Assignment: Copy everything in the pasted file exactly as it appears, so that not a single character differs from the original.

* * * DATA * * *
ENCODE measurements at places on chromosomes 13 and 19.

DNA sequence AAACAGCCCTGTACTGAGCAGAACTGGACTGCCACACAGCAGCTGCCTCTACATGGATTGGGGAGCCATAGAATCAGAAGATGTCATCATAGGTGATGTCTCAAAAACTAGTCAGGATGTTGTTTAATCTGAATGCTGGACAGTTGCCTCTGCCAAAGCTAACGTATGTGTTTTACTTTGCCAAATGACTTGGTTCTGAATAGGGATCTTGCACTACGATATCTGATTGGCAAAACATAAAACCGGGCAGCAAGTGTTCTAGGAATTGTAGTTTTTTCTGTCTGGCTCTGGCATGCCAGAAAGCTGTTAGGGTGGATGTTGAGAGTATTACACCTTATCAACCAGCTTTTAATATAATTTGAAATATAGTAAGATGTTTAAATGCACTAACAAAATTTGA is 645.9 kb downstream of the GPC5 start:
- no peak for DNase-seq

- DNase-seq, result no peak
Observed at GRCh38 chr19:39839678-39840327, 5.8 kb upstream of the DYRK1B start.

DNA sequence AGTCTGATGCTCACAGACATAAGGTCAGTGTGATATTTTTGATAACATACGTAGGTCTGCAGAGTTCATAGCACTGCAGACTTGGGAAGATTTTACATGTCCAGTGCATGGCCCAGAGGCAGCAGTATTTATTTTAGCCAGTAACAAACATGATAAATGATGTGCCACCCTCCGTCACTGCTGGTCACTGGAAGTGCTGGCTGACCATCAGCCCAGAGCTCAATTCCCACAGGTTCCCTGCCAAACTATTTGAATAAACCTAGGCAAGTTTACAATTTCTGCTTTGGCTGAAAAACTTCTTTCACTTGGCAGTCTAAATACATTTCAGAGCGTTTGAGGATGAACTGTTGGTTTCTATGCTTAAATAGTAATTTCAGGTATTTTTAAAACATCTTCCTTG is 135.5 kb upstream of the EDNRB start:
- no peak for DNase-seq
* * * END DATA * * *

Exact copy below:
ENCODE measurements at places on chromosomes 13 and 19.

DNA sequence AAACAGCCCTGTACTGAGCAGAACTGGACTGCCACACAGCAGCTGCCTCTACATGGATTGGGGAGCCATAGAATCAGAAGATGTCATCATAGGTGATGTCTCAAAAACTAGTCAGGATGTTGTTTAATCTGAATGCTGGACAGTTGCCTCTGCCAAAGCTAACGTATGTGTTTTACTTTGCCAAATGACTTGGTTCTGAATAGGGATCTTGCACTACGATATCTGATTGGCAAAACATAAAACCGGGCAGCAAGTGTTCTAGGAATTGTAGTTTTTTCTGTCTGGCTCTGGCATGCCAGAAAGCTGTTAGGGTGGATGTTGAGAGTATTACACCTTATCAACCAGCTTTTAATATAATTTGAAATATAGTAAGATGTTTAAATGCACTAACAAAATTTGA is 645.9 kb downstream of the GPC5 start:
- no peak for DNase-seq

- DNase-seq, result no peak
Observed at GRCh38 chr19:39839678-39840327, 5.8 kb upstream of the DYRK1B start.

DNA sequence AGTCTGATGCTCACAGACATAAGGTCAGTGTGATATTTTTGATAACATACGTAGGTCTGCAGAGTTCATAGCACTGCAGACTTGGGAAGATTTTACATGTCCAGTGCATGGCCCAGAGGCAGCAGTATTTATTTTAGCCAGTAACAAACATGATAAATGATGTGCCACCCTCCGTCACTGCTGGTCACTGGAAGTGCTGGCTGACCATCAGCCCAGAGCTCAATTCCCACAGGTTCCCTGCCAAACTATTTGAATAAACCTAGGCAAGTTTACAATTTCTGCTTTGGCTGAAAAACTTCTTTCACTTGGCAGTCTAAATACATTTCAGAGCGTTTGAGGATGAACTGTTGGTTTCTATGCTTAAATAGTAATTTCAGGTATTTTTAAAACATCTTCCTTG is 135.5 kb upstream of the EDNRB start:
- no peak for DNase-seq